Medical Tourism Infringes on Equality in Israel, State Comptroller Says

The booming industry luring foreigners to Israel for medical procedures is chipping away at the nation's equal access to healthcare, according to annual State Comptroller report.

Israel's booming medical tourism industry infringes on the principle of equality in the provision of health services, according to the State Comptroller's report on the health system, which was published on Wednesday. The report referred to research carried out by Haaretz in November 2010 regarding the growing medical tourism industry in Israel.

Despite the establishment of a Health Ministry committee to implement government supervision of the growing industry, regulation drafted by the ministry in June 2011 based on recommendations by an expert panel has yet to be formally adopted. Just recently Haaretz published data received under the Freedom of Information Law that shows that in the absence of government supervision, health tourism at government-owned hospitals grew 220 percent in the two years between 2009 and 2011. According to data presented during the Knesset debate following the research findings, in the first half of 2009 alone more than 23,000 tourists arrived in Israel for medical treatments.

The position taken in the State Comptroller's report is that medical tourism is akin to private healthcare, and thus harms the principle of equality. The comptroller's report warned that as medical tourism grows at privately-run hospitals, a likely result will be the poaching of staff from public hospitals.

Despite almost two years having passed since it was first publicized, nothing in the Health Ministry's draft of the regulation has yet been implemented. The draft states, among other things, that every hospital will give preferential treatment to Israeli residents ahead of medical tourists; medical tourism services will not exceed 5 percent of the medical center's turnover; profits from medial tourism will be used for developing hospital infrastructure; and that a certain percentage of government hospitals' profits from medical tourism will be dedicated to the development of hospitals in Israel's geographic periphery.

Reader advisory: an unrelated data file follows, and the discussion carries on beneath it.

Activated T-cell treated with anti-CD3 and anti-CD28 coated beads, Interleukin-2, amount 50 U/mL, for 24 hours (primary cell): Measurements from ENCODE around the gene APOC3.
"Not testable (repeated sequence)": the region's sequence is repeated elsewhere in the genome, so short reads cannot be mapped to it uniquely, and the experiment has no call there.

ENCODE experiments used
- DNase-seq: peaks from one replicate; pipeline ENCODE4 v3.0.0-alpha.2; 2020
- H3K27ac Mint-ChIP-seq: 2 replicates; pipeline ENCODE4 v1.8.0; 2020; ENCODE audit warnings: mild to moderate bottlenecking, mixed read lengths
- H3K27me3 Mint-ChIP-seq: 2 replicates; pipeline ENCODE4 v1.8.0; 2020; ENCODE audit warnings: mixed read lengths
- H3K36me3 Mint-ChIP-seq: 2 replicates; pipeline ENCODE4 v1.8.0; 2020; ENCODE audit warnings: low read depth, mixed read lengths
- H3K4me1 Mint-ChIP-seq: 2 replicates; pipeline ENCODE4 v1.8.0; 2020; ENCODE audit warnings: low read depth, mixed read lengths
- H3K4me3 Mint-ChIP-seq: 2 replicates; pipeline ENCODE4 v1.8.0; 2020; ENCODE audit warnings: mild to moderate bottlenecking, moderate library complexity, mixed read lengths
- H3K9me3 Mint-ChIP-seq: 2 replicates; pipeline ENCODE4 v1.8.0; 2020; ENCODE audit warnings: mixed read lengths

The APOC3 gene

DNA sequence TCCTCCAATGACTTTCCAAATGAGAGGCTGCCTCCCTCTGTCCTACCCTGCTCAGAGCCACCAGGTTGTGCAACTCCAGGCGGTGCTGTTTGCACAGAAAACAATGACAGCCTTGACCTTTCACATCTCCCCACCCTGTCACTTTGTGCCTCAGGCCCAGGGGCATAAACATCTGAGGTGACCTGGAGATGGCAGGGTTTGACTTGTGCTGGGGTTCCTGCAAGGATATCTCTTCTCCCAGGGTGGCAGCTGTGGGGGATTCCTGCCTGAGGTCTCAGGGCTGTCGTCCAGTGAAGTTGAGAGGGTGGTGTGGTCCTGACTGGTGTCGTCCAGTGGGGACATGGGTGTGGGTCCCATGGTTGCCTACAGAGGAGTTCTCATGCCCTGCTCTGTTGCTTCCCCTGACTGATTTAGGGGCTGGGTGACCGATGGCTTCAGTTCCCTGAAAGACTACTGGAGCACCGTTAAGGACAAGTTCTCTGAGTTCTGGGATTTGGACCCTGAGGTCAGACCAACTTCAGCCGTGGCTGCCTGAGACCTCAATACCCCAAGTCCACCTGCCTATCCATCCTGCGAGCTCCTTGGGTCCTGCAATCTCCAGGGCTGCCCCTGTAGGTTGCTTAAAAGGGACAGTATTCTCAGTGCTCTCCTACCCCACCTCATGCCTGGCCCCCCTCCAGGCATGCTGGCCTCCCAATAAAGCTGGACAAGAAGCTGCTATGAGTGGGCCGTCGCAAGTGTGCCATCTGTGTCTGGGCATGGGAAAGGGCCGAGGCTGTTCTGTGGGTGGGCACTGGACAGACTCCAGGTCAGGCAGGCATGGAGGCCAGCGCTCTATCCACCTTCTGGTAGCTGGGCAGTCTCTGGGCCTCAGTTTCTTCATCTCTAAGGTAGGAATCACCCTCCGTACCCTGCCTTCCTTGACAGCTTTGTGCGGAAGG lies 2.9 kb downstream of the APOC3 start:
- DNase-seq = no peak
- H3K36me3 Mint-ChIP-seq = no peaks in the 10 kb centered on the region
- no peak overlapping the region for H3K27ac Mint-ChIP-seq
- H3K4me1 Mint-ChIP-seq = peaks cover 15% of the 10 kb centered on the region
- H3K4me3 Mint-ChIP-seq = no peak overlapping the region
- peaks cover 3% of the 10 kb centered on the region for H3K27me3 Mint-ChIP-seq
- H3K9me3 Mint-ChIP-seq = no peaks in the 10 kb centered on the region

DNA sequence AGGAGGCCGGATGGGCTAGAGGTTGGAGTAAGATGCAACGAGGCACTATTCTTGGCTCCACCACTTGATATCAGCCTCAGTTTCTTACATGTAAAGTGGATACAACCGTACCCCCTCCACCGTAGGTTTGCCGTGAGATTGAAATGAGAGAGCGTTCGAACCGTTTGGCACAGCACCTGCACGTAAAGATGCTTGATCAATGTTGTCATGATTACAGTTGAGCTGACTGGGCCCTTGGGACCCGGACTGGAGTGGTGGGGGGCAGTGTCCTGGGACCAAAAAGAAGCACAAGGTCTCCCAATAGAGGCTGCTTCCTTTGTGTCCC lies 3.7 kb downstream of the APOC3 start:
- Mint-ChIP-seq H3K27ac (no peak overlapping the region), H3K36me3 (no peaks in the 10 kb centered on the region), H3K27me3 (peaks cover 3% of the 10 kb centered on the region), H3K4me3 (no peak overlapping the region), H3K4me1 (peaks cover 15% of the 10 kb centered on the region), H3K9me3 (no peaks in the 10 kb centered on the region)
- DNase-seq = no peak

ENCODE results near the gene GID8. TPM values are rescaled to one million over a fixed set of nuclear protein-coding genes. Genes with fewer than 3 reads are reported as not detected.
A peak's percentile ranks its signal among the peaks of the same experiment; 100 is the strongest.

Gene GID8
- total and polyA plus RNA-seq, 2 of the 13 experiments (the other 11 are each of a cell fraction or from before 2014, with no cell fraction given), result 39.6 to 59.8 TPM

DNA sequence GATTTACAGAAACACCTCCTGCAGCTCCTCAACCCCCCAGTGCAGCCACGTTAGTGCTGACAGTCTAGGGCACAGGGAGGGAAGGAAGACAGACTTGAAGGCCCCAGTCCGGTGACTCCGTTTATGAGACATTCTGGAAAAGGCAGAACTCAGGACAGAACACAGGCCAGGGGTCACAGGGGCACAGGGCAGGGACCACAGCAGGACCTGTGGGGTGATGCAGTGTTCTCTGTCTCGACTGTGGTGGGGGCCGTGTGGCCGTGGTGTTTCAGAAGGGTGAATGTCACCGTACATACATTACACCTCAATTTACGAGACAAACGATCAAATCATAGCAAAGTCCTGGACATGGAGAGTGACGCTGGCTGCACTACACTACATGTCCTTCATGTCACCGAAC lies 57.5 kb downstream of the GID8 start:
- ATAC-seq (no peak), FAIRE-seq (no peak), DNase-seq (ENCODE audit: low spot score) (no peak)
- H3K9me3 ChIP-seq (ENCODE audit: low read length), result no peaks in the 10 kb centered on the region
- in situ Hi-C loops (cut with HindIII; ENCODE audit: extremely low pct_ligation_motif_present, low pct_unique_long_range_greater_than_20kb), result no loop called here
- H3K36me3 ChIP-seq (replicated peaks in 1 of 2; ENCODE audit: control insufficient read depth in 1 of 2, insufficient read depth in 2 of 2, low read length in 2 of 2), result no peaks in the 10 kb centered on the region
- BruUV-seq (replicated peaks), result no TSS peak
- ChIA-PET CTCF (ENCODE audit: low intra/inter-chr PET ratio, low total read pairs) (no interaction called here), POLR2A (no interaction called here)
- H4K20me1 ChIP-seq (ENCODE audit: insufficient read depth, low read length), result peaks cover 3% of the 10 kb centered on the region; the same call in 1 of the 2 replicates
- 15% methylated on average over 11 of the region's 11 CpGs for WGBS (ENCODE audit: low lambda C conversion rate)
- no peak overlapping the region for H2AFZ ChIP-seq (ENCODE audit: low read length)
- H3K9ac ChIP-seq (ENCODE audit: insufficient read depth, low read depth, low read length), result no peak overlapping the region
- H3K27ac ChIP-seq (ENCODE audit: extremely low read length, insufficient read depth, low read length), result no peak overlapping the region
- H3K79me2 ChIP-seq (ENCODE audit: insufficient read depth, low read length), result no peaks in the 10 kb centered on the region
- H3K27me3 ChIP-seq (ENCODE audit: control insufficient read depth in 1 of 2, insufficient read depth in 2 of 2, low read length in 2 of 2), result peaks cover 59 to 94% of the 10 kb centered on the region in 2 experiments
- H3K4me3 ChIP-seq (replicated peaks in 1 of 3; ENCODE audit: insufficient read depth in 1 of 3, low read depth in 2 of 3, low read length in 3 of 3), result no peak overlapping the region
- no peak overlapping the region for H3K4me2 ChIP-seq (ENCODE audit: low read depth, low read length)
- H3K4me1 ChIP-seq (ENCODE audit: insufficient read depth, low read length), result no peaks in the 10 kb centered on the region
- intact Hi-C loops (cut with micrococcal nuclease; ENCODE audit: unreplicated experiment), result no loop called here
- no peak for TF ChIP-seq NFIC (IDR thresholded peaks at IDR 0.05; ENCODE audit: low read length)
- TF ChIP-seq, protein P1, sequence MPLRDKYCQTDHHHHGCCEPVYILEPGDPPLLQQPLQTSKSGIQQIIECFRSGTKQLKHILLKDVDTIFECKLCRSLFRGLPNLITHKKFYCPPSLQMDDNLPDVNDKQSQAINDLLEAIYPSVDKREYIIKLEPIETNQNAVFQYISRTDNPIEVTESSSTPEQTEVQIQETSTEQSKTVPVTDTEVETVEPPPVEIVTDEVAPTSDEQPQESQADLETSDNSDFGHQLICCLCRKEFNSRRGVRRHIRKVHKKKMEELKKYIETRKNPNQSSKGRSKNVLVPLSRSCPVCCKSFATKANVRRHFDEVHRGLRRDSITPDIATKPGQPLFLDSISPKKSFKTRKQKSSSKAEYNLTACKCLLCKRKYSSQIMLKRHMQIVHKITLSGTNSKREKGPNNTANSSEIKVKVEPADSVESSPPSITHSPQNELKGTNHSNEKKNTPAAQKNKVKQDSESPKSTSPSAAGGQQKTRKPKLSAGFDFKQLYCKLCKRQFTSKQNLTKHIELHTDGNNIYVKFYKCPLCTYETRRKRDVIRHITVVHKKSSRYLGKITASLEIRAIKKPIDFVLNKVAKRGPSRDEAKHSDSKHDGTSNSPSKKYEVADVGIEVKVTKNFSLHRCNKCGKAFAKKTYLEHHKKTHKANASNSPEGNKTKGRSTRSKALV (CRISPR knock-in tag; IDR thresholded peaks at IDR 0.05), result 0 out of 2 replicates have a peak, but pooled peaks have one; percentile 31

In a response to a request for comment, the Health Ministry explained the ongoing delay in implementing regulations in the medical tourism industry.

"The ministry supervises medical tourism in the hospitals, reviewing operations every year in order to verify that they do not exceed the level recommended by the expert committee," said the Health Ministry's statement. "The committee recommendations were formulated in a director-general's memo but at a certain stage following a different policy expressed in discussions with the director general of the Prime Minister's Office and in accordance with the new policy formulated by the ministry with the goal of regulating the area of medical tourism in Israel, it was requested to hold-off [issuing] the memo until a comprehensive policy decision is reached by all relevant authorities. The position of the Health Ministry and the Finance Ministry on this matter is identically and medical tourism will be restricted at hospitals that don't supply available services to the public health system."

Moti Milrod